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Startup Anitoa Systems Opens Early-Access Program for Portable qPCR System


NEW YORK (GenomeWeb) – Anitoa Systems, a Silicon Valley-based medical device company, has launched an early-access program for a portable qPCR system called Maverick.

The company unveiled the platform, which weighs one kilogram and can run quadruplex qPCR on each of four samples simultaneously, at the Molecular Medicine Tri-Conference in San Francisco this week. Anitoa is initially targeting the platform toward the research and applied markets, and eventually diagnostics.

Founded in 2013, Anitoa pairs low-light complementary metal–oxide–semiconductor, or CMOS, biosensors with microfluidics to miniaturize medical devices at a reduced cost. The firm was originally founded with support from China aimed at hepatitis testing, CEO Zhimin Ding said in an interview.

For this initial purpose, Ding and his colleagues looked into available portable instrument systems as well as standard strategies for instrument development. "The conventional route is to buy components and build systems, but we realized the costs would never go down enough to meet the demand of developing countries," Ding said.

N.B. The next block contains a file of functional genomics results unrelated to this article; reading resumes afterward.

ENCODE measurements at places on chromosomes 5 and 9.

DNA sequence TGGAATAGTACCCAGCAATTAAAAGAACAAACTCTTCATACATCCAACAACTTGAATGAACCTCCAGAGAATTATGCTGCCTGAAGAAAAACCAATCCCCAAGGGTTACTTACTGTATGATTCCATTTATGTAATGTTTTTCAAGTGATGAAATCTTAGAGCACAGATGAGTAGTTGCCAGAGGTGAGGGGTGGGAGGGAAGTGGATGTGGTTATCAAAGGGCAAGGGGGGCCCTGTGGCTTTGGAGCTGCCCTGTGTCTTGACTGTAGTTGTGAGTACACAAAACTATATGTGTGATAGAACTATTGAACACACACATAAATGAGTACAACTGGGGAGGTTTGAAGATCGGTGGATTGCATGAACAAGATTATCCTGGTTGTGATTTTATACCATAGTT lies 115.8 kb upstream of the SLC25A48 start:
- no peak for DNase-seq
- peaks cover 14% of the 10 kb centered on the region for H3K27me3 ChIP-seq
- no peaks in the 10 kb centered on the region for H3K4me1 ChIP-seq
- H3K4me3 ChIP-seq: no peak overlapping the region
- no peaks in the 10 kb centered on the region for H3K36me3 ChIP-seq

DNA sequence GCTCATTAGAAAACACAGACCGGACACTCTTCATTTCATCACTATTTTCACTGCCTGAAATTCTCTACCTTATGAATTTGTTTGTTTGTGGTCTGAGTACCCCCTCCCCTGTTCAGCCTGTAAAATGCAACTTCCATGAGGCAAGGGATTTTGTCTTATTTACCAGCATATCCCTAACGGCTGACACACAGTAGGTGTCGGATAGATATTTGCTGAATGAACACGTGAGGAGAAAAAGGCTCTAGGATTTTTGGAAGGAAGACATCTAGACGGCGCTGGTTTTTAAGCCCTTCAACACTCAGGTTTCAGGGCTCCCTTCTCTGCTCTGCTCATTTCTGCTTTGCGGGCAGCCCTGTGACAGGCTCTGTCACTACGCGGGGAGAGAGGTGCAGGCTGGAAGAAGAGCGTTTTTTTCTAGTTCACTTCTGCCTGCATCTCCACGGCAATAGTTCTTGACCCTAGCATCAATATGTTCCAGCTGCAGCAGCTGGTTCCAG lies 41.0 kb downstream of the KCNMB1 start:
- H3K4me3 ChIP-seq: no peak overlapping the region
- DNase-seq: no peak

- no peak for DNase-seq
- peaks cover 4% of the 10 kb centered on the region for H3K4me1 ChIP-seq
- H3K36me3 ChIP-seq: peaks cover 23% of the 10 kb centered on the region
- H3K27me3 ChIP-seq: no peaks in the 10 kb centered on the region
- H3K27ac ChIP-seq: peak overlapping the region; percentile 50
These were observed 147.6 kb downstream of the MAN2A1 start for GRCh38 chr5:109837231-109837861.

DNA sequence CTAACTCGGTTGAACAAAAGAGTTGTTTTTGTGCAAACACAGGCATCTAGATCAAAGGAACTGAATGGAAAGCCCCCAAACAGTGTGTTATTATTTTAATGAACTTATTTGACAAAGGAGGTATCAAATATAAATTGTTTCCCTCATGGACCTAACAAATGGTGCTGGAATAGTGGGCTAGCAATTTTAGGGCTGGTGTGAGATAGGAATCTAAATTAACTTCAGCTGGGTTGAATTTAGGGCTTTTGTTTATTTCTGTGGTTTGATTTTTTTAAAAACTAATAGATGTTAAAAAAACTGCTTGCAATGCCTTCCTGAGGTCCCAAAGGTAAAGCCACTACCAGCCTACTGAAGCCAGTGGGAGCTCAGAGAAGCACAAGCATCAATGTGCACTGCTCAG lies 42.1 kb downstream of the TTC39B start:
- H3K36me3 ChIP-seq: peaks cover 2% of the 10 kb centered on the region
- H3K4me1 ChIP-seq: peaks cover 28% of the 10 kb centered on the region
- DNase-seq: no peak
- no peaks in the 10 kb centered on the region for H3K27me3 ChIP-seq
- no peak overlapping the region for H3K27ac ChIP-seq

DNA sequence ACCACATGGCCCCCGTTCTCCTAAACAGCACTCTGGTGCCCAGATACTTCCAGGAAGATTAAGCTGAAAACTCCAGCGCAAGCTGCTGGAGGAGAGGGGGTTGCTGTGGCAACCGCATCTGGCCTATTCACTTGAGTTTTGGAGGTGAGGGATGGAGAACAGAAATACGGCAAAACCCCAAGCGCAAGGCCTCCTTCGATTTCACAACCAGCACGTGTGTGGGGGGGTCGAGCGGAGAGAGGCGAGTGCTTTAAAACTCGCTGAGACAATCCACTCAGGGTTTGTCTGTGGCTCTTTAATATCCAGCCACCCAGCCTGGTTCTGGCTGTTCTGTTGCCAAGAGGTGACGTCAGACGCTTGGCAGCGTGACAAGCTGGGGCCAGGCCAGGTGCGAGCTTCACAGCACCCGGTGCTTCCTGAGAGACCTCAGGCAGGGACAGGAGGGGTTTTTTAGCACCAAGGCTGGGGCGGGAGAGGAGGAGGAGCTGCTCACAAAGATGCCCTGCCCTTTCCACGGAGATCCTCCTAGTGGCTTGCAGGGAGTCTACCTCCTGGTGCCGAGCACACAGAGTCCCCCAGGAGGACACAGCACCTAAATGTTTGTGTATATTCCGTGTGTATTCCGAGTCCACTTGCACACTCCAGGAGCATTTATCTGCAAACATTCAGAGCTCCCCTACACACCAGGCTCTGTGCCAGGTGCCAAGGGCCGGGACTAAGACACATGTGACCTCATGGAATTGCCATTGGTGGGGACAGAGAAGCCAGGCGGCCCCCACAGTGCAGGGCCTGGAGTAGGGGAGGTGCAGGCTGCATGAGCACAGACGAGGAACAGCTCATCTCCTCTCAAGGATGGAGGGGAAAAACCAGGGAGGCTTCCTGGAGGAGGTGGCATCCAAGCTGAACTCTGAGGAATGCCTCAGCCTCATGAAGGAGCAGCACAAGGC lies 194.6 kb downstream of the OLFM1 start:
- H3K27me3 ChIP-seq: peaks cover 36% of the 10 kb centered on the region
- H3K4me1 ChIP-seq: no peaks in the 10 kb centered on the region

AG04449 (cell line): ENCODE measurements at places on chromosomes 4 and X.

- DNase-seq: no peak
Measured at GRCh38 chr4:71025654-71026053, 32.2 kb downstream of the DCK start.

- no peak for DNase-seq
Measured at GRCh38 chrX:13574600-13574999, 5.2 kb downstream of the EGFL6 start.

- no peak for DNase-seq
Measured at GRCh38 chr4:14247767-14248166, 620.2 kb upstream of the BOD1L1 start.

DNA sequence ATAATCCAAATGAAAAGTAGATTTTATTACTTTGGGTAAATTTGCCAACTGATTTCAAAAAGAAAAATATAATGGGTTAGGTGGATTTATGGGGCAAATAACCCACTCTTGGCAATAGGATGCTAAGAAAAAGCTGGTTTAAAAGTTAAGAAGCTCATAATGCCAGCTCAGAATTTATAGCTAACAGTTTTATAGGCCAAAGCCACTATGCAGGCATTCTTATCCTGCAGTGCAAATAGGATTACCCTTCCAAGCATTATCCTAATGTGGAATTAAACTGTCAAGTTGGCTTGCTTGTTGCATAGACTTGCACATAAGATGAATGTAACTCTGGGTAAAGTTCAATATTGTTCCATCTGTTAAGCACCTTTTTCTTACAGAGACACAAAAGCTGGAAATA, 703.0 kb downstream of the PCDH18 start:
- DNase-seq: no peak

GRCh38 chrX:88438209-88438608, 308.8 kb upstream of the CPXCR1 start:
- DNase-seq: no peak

Instead, Anitoa decided to make its own components for its instrument, starting with a CMOS chip for signal detection. The chip "can be made at very low cost, but it has performance equivalent to a photomultiplier or CCD," Ding said.

In terms of the thermal cycler itself, the instrument uses standard Peltier cycling, but Anitoa has adapted techniques from the computing industry to miniaturize its systems. For example, it used technologies to manage heat that are commonly used in handset manufacturing, and heat sink innovations from the personal computing industry. Overall, the system can heat at 5° C per second and cool at 4° C per second, enableing a sub-30-minute test cycle, Ding said.

While some firms have tackled the problem of miniaturization by using spatial thermal cycling, where the sample moves between fixed heat sources, Anitoa chose to have all the internal components of the instrument locked in place, to make it more rugged. "We have a very compact, efficient heat dissipation system to ensure evenness — but because it is portable we wanted to make sure there were no moving parts," Ding said.